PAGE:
If a task is time consuming or difficult, there is usually someone willing to offer it as a service. That can now be said of phishing. There are a growing number of criminals offering phishing-as-a-service to help wanna-be criminals conduct phishing campaigns.
At the basic level, phishing is a relatively straightforward way of attacking an organization. It is also low cost and requires little in the way of hacking skill. That said, getting started takes some effort. A domain is required to host a phishing web page, the web page must be designed to mirror the site it is mimicking, and login credentials must be captured without detection. Email addresses are required for a spam campaign and emails need to be carefully crafted to fool users into clicking.
With phishing-as-a-service, a phishing kit is offered that has everything required to start a phishing campaign. Website templates can be purchased that are virtual carbon copies of the brands they are spoofing and one month of hosting included in the price.
The hosting also comes with a fail-safe: Two further URLs to use in case the first two get blacklisted, and an offer of more to keep a campaign going. The templates start from $50 to $80, so even money isn’t a barrier to get started. The only thing that isn’t supplied is a carefully crafted email and an email server to send out the phishing emails.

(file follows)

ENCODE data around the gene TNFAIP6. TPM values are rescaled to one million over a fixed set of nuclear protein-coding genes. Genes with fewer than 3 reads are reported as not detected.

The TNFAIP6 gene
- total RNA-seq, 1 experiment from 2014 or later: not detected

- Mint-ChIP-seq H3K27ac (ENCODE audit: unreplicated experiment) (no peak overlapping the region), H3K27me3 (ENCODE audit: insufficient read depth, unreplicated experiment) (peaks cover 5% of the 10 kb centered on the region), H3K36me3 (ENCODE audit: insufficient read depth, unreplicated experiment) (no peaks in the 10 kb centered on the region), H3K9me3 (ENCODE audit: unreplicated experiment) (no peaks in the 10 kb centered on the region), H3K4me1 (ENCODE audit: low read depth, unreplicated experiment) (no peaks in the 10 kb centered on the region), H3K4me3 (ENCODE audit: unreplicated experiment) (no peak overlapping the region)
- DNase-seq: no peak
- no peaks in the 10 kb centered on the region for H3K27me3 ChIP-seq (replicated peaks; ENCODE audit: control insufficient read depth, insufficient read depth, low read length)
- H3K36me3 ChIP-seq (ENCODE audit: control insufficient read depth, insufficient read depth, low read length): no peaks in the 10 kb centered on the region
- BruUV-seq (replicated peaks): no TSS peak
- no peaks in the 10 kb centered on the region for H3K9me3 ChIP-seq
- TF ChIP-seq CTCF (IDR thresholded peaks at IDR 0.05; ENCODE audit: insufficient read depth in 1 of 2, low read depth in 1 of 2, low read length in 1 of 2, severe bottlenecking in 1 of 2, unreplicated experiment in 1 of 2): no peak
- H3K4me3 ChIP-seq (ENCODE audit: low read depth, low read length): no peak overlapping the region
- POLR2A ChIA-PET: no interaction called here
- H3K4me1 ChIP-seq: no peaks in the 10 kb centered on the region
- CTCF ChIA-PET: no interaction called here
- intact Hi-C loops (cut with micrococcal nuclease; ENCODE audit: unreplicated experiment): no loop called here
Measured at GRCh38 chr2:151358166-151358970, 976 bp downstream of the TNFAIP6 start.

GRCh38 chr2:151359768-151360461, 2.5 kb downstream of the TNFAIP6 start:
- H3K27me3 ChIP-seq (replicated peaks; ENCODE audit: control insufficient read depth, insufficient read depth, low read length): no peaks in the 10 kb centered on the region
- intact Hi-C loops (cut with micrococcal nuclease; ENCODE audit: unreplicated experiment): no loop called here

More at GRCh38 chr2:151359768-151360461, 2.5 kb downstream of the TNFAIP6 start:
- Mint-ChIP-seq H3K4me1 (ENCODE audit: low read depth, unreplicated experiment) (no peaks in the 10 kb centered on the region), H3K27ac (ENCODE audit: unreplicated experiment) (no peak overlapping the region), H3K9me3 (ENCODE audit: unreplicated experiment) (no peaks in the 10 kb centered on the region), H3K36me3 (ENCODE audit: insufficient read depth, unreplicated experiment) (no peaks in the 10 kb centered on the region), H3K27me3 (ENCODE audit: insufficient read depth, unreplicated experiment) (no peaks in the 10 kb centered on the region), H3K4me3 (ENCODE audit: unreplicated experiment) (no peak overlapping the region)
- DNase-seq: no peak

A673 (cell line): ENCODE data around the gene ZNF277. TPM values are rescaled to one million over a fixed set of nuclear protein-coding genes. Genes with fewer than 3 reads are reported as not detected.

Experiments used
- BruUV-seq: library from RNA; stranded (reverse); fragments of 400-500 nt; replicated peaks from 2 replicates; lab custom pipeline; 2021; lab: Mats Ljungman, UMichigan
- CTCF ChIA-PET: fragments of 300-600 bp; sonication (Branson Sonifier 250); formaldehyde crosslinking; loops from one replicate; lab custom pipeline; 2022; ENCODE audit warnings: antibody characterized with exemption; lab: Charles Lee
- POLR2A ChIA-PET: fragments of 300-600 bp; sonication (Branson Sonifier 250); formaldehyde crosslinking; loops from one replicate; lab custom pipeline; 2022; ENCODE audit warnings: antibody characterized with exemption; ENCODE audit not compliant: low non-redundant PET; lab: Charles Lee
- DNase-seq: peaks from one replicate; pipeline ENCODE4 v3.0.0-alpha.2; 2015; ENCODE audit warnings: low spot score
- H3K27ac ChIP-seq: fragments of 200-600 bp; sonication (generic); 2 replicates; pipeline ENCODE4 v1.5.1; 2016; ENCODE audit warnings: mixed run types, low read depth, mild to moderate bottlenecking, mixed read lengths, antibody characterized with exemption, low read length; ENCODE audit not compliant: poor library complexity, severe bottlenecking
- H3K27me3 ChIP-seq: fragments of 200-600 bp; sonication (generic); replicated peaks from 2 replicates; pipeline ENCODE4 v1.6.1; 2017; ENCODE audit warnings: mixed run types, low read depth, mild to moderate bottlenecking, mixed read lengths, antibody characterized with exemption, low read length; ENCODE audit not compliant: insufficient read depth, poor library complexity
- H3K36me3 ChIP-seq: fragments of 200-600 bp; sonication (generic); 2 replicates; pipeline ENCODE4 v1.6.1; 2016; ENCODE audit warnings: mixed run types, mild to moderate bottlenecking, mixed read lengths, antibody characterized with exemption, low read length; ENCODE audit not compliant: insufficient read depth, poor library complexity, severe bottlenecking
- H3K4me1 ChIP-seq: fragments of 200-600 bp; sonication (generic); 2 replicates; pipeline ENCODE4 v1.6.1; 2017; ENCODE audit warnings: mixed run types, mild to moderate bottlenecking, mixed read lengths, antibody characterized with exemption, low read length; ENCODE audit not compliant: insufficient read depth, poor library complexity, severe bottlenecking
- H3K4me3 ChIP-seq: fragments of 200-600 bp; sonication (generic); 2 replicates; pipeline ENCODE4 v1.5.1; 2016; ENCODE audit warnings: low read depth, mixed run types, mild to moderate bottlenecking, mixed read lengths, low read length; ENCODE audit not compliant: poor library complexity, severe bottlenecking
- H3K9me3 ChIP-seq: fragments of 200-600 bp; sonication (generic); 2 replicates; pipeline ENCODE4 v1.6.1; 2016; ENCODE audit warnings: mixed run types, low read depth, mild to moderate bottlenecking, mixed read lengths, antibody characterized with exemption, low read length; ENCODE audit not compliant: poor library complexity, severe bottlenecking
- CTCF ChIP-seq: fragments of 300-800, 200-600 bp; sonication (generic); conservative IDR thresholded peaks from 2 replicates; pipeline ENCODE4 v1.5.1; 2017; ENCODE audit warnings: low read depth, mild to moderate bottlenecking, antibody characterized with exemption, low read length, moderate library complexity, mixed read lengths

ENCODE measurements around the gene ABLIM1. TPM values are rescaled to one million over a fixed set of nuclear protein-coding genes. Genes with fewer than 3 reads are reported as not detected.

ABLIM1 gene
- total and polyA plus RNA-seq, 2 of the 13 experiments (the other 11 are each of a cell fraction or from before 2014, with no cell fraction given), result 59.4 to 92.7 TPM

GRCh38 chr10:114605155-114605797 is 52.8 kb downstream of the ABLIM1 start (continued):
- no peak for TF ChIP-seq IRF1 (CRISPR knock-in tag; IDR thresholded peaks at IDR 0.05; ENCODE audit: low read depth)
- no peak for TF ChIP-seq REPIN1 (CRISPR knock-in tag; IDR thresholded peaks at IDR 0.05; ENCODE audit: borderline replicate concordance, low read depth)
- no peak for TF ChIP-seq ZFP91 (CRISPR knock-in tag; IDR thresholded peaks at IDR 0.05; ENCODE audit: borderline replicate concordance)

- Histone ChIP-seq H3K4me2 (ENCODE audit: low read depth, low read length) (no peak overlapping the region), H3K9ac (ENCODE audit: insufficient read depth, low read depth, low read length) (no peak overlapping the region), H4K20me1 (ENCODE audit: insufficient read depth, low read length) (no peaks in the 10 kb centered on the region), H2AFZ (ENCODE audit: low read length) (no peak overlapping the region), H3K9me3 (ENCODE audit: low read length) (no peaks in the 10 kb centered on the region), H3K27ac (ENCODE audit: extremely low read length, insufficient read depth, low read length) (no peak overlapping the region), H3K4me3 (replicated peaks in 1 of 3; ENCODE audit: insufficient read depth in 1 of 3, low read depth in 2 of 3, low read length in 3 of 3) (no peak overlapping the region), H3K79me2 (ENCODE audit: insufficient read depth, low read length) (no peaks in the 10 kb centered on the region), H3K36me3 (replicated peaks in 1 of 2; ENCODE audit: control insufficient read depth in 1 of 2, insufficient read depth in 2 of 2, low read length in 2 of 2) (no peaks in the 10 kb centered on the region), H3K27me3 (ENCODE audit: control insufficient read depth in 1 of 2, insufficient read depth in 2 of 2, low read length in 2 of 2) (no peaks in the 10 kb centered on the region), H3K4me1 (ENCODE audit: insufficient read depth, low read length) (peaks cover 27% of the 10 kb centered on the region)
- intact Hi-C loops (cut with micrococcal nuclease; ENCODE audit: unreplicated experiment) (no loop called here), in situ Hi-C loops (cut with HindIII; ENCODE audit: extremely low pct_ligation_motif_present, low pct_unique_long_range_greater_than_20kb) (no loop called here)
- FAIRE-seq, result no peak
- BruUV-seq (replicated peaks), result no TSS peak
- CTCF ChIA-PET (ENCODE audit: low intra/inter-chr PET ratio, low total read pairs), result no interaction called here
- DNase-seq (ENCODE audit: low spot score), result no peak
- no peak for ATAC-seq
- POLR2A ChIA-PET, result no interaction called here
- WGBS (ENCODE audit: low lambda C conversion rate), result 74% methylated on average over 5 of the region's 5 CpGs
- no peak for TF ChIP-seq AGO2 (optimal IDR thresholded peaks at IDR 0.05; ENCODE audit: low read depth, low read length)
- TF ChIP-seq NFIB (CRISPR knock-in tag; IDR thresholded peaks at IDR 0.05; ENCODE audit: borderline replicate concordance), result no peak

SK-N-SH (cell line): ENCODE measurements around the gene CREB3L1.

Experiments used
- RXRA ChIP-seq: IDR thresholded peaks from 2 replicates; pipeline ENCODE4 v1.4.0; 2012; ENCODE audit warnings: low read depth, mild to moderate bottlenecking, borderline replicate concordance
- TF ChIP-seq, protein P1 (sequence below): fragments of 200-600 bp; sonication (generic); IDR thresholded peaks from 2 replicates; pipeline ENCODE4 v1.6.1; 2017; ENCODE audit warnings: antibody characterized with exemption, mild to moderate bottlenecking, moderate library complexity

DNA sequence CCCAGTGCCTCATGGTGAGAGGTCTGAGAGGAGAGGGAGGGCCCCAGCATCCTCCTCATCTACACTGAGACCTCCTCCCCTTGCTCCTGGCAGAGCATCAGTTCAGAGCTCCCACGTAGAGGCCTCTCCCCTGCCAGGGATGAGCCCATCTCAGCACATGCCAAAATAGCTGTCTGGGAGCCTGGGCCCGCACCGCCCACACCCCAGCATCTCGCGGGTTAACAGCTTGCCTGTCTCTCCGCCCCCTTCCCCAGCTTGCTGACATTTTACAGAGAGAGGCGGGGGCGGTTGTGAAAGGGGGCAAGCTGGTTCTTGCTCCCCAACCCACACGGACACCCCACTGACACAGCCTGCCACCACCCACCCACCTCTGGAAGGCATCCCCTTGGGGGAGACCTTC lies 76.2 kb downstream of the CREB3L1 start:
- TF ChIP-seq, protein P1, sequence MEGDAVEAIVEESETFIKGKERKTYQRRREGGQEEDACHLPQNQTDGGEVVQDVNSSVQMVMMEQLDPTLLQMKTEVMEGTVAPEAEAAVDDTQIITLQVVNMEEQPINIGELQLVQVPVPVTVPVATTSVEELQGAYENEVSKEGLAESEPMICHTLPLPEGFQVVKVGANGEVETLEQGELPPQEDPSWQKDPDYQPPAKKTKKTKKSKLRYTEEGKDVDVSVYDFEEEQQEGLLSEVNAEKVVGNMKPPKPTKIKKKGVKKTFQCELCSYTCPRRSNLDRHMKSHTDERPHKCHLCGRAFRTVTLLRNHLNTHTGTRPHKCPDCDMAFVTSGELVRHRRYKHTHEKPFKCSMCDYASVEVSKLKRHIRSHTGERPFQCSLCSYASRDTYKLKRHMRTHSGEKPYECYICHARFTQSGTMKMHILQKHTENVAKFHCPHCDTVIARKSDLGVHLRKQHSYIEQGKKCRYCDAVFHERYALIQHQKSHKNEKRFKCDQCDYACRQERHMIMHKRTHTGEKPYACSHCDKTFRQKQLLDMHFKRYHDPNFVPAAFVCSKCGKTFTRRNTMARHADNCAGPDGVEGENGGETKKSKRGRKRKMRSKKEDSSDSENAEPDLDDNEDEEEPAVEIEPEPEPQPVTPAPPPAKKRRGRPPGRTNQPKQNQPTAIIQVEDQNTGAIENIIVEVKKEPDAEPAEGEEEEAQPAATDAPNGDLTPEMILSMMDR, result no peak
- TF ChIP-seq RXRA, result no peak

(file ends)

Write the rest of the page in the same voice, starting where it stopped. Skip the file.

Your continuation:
With no skill or upfront work required and only a small financial outlay, it is no surprise that these offerings are popular. Phishing-as-a-service makes it as easy as possible to conduct phishing campaigns to harvest credentials to sell on or use to gain a foothold in an organization’s network. With most of the time and effort involved in conducting a campaign taken care of, more time can be devoted to developing convincing phishing emails that can evade security solutions.
The increase in phishing-as-a-service offerings has been tracked by cloud-security firm Cyren, which published a report on the rise in phishing as a service. “Today’s reality is that we are seeing more evasive phishing campaigns in the hands of more attackers at less effort and lower cost than in the past,” wrote Cyren in its report. “Technically sophisticated phishing attack developers have adopted a SaaS business model to let even the most amateur criminal wanna-be spoof targeted web sites with a high degree of authenticity and embedded evasive tactics.”
As for the extent to which phishing-as-a-service is growing, Cyren has detected 5,334 new and unique phishing kits so far in 2019. Not only are more players getting involved in phishing, emails are bypassing security defenses and are reaching inboxes. Cyren cites an Osterman Research study in 2018 which revealed 44% of organizations had experienced at least one phishing attack in the past year with the figure rising to 54% for businesses using Office 365.